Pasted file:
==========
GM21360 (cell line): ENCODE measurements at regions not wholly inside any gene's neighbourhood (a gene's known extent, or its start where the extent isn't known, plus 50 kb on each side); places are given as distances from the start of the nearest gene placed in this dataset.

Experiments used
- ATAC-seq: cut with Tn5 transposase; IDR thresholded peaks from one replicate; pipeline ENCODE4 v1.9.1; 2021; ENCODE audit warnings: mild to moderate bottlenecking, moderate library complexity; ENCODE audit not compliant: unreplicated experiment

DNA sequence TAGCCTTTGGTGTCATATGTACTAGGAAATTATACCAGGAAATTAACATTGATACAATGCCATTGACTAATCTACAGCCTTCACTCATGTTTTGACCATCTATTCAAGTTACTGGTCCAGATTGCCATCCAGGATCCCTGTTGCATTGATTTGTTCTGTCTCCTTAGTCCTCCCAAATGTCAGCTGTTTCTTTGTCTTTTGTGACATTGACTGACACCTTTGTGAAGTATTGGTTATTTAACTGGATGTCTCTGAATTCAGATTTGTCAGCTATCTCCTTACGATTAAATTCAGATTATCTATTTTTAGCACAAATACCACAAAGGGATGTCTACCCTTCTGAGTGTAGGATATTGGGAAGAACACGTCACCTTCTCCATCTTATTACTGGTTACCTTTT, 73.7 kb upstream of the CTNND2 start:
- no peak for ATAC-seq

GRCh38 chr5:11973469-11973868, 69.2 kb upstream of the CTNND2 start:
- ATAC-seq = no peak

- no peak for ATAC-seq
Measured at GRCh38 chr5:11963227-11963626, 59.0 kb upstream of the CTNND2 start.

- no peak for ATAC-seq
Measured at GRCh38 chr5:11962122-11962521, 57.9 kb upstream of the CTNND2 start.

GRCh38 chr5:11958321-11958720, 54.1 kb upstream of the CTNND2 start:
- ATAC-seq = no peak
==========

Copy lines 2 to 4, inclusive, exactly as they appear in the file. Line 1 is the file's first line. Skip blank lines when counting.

Experiments used
- ATAC-seq: cut with Tn5 transposase; IDR thresholded peaks from one replicate; pipeline ENCODE4 v1.9.1; 2021; ENCODE audit warnings: mild to moderate bottlenecking, moderate library complexity; ENCODE audit not compliant: unreplicated experiment

DNA sequence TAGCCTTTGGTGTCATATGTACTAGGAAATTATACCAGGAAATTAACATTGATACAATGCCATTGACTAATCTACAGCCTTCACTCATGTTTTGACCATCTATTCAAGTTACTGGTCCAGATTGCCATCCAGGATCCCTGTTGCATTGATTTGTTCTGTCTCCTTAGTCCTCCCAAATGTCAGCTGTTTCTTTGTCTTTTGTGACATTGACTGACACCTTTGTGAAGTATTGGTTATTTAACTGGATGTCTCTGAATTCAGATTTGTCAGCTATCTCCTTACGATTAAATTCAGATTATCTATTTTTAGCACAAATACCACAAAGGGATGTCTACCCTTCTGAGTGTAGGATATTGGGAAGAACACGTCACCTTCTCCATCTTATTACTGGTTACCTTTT, 73.7 kb upstream of the CTNND2 start: